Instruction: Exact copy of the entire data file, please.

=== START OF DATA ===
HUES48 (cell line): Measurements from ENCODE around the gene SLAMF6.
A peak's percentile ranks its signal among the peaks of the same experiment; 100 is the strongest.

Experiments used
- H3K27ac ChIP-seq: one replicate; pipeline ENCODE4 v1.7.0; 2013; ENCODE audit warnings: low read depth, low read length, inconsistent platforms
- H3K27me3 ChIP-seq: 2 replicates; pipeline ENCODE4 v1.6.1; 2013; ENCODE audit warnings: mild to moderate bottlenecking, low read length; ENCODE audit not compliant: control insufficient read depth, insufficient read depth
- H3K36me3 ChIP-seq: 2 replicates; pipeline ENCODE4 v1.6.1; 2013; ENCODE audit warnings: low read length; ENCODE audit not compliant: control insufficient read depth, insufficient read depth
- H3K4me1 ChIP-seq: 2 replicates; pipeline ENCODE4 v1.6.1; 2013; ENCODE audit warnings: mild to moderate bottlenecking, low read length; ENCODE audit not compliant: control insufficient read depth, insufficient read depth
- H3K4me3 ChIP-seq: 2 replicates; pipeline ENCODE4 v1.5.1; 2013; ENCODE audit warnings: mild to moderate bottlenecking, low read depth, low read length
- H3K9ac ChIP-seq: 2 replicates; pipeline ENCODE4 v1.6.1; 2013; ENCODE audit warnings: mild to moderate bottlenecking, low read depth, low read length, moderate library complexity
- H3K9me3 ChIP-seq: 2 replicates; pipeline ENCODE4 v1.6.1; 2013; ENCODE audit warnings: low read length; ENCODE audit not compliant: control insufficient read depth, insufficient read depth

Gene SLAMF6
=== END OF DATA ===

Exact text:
HUES48 (cell line): Measurements from ENCODE around the gene SLAMF6.
A peak's percentile ranks its signal among the peaks of the same experiment; 100 is the strongest.

Experiments used
- H3K27ac ChIP-seq: one replicate; pipeline ENCODE4 v1.7.0; 2013; ENCODE audit warnings: low read depth, low read length, inconsistent platforms
- H3K27me3 ChIP-seq: 2 replicates; pipeline ENCODE4 v1.6.1; 2013; ENCODE audit warnings: mild to moderate bottlenecking, low read length; ENCODE audit not compliant: control insufficient read depth, insufficient read depth
- H3K36me3 ChIP-seq: 2 replicates; pipeline ENCODE4 v1.6.1; 2013; ENCODE audit warnings: low read length; ENCODE audit not compliant: control insufficient read depth, insufficient read depth
- H3K4me1 ChIP-seq: 2 replicates; pipeline ENCODE4 v1.6.1; 2013; ENCODE audit warnings: mild to moderate bottlenecking, low read length; ENCODE audit not compliant: control insufficient read depth, insufficient read depth
- H3K4me3 ChIP-seq: 2 replicates; pipeline ENCODE4 v1.5.1; 2013; ENCODE audit warnings: mild to moderate bottlenecking, low read depth, low read length
- H3K9ac ChIP-seq: 2 replicates; pipeline ENCODE4 v1.6.1; 2013; ENCODE audit warnings: mild to moderate bottlenecking, low read depth, low read length, moderate library complexity
- H3K9me3 ChIP-seq: 2 replicates; pipeline ENCODE4 v1.6.1; 2013; ENCODE audit warnings: low read length; ENCODE audit not compliant: control insufficient read depth, insufficient read depth

Gene SLAMF6